2006, October 31
AFP - Yahoo News
News Article
by Nick Coleman

Tajik leader makes election pitch at Afghan bridge opening with Aga Khan

Tajik President Emomali Rakhmonov and the Aga Khan, billionaire spiritual leader of the world's Ismaili Shia Muslims, inaugurated a bridge into Afghanistan in a show of strength by the Tajik leader ahead of November 6 elections.

Thousands of the Aga Khan's followers turned out in traditional dress on both the Afghan and Tajik sides of the River Pyandzh in isolated Ishkashim, 2,700 meters (8,860 feet) above sea level opposite northeastern Afghanistan.

Tajikistan has a key role in stabilising war-torn Afghanistan and in opening up Central Asia for trade with powers such as China, India and Pakistan, Rakhmonov said at the opening of the single-lane bridge that stretches 90 metres across the river and was paid for by the Aga Khan Development Network.

"In the near future, we have many plans for building new infrastructure that will have big benefits for our people and the Afghan people," the Tajik president said in a confident performance in which he at one point clasped his hands above his head in a sign of victory.

"All the tasks we have carried out over the last 15 years and for the Afghan people are aimed at peace," he said, in a reminder of the 1992-97 civil war that tore apart this ex-Soviet nation.

Afghan Vice President Abdul Karim Khalili thanked Tajikistan for its efforts to support the post-Taliban leadership in Kabul and said the bridge was part of broader plans to improve his country's transport links.

"We have one culture. This bridge I hope and know will in future be a new means to developing markets between our people and your people," he said.

The bridge was the third to be inaugurated in the sensitive Gorno Badakhshan region of Tajikistan, where the ethnic Pamiri population are among the world's 15 million followers of the Ismaili sect, led by the Western-educated Aga Khan, long a liberal voice in the Muslim world.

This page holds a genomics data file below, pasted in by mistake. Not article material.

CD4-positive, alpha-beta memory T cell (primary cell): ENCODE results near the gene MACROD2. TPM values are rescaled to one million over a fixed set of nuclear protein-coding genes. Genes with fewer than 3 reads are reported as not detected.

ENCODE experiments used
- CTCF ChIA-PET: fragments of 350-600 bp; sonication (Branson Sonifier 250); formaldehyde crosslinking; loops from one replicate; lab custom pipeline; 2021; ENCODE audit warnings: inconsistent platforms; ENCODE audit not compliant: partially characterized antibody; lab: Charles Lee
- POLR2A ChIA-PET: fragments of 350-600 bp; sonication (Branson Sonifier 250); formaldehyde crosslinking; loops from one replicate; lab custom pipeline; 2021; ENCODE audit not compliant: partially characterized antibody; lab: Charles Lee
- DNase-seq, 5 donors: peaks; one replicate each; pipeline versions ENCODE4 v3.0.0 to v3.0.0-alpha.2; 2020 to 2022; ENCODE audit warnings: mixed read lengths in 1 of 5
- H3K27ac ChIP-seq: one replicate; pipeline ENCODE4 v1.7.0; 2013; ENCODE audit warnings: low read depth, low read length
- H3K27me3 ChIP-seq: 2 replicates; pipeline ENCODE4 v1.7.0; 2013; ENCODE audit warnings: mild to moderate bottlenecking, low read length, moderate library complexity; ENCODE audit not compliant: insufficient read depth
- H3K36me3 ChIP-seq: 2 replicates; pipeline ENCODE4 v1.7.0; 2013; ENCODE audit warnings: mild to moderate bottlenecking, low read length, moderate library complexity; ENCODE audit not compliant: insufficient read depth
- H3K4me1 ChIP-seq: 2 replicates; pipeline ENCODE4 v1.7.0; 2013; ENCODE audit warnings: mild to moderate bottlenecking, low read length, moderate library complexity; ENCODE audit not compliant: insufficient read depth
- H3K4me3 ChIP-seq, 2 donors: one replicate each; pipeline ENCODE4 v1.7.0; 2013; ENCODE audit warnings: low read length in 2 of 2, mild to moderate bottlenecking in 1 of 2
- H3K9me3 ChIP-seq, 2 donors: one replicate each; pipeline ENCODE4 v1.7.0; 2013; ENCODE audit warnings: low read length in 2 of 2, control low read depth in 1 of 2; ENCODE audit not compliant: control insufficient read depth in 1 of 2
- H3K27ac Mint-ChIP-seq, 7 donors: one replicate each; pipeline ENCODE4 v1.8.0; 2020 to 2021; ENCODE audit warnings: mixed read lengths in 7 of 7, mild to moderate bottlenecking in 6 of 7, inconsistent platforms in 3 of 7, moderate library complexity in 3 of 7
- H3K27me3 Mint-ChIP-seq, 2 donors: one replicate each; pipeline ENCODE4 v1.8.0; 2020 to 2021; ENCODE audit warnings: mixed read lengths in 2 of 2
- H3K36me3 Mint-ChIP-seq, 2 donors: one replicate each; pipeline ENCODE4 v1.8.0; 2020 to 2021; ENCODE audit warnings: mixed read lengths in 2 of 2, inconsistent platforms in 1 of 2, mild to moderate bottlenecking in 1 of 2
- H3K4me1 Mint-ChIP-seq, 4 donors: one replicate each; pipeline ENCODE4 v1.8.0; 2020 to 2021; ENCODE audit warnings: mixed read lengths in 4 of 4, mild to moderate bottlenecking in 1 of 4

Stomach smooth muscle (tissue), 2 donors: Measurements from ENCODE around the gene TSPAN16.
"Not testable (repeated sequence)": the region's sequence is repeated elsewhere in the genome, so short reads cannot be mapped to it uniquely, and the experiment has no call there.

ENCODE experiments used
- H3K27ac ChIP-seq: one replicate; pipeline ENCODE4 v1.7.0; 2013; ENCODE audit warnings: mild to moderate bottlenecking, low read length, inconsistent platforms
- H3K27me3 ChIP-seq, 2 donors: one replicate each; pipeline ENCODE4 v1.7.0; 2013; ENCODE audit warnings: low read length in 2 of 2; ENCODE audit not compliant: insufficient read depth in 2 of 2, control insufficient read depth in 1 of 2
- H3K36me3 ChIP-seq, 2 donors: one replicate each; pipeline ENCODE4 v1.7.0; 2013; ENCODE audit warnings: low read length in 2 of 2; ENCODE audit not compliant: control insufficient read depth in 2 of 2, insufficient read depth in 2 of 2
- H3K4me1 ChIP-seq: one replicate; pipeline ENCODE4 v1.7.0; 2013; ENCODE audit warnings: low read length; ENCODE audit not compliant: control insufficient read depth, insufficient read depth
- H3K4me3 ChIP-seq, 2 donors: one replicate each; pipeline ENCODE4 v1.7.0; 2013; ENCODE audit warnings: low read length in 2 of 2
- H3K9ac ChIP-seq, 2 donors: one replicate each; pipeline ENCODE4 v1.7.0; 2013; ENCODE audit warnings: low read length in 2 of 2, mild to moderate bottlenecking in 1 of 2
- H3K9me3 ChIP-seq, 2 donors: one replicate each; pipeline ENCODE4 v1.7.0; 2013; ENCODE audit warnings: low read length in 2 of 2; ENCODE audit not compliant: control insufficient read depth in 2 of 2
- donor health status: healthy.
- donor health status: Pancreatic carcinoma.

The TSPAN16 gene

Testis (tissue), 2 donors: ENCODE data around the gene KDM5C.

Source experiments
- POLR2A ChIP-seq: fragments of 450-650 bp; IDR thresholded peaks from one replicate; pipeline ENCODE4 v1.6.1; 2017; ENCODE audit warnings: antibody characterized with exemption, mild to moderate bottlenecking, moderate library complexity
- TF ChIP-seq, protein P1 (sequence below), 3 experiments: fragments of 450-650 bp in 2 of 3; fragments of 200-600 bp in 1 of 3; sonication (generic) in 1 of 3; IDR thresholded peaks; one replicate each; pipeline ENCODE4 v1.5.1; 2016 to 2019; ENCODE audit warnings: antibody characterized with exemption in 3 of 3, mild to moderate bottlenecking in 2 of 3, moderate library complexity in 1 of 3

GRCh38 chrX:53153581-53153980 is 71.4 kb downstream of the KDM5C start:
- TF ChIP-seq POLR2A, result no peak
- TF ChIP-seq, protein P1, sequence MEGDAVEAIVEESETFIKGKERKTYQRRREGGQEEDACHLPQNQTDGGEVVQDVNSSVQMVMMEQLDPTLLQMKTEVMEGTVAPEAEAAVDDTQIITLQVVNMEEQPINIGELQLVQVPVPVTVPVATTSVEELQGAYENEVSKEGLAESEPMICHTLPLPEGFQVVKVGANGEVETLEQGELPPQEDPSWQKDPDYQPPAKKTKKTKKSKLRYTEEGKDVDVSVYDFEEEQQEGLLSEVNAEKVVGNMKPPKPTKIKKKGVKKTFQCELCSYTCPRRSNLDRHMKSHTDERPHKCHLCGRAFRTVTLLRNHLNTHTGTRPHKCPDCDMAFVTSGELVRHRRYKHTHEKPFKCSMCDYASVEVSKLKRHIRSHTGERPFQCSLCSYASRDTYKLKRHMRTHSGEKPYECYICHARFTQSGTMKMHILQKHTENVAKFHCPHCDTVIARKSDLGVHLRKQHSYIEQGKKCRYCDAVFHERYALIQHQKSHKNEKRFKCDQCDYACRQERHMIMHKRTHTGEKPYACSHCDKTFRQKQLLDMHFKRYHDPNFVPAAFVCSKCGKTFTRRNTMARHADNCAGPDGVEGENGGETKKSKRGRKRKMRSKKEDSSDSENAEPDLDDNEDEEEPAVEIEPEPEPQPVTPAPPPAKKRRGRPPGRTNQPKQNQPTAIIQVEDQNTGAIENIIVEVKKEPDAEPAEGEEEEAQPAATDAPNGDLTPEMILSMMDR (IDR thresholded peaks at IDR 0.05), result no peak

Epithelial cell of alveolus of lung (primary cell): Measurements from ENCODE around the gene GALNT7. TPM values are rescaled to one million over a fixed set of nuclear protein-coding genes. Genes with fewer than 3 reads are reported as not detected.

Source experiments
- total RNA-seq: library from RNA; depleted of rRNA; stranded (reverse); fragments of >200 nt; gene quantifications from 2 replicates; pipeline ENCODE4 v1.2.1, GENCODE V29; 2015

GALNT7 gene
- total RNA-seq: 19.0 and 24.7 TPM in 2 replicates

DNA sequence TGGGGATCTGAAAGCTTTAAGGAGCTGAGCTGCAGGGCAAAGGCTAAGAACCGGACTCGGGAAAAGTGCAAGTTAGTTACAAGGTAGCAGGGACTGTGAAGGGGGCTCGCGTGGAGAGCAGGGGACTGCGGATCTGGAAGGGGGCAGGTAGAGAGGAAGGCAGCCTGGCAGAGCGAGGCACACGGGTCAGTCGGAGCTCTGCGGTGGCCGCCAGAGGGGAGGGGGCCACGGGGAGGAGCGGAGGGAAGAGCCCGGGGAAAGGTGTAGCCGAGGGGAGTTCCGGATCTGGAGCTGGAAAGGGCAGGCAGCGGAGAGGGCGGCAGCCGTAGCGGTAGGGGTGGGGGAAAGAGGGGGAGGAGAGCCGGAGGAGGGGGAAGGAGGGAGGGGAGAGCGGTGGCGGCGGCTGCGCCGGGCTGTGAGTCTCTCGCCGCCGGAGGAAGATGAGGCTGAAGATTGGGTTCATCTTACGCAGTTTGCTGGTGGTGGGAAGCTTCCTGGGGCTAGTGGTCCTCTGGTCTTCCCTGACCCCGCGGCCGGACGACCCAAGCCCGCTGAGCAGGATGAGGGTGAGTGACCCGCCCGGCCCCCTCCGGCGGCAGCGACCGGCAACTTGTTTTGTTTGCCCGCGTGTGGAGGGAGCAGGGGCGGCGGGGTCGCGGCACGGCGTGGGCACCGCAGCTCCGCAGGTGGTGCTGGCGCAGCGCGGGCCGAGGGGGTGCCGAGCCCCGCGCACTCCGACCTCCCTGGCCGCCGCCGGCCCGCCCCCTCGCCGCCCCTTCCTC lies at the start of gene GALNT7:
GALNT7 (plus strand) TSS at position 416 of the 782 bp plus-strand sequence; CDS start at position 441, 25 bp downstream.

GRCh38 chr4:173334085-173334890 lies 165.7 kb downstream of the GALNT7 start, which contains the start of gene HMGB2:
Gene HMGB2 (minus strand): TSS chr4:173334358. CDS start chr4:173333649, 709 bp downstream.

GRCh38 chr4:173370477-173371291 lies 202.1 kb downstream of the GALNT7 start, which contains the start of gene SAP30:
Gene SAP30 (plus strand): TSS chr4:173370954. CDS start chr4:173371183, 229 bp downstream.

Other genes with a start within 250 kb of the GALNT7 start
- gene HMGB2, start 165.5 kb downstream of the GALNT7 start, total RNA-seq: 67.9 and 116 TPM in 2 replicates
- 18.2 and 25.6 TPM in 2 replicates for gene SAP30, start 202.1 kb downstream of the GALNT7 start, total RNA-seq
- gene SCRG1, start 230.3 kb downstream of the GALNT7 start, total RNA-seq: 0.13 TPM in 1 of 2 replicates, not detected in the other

For Rakhmonov, the event was a chance to show commitment to the 200,000-strong Pamiris ahead of next Monday's election, at which he is expected to be awarded a new seven-year term, amid criticism that the vote will be neither free nor fair.

Children dressed in traditional woven caps and clutching synthetic flowers lined the streets for Friday's ceremony -- partly an orchestrated show of force by Rakhmonov but also a reflection of genuine gratitude for life-saving aid provided by the Aga Khan in the war years.

The Pamiris were among the victims of ethnic cleansing that occurred at the time, a subject that remains largely taboo, according to critics.

"He pulled us out of a deep hole," said Kushol, a maths teacher, watching in the crowd.

"We were shut in on all sides with no food... He was the only person who helped," she said.

One local journalist, Shahodat Saibhazarova, said the Aga Khan had been crucial in getting people to put their grievances to one side in a conflict that claimed up to 150,000 lives nationwide according to the government.

But she was not optimistic about Tajikistan or the Pamiris, who speak a cluster of languages sharply different from Tajik and live, many of them, in poverty.

In the capital Dushanbe "people had lists and went round houses taking away Pamiris. They were shot outside the city and left, or were thrown in the river," she recalled.

The Aga Khan, whose hereditary dynasty has its roots in India and ultimately Persia, "called on everyone to forgive each other and people listened because he had authority," she said.

"If Rakhmonov is president for another seven years I don't think anything will change," Saibhazarova said.

The Aga Khan said that with the new bridge, "products from China now have a fast road transit route to Afghanistan."

"The Ishkashim bridge is not only a transit point... Communities on each side of the border will know each other better and be able to help each other grow and prosper," he said.

One speaker to take the stage, a female veteran of World War II, was more concerned to praise Rakhmonov.

"They see you (Rakhmonov) on television in every corner of the world. We are proud that this is our president, that a Tajik mother gave birth to this child," she said.


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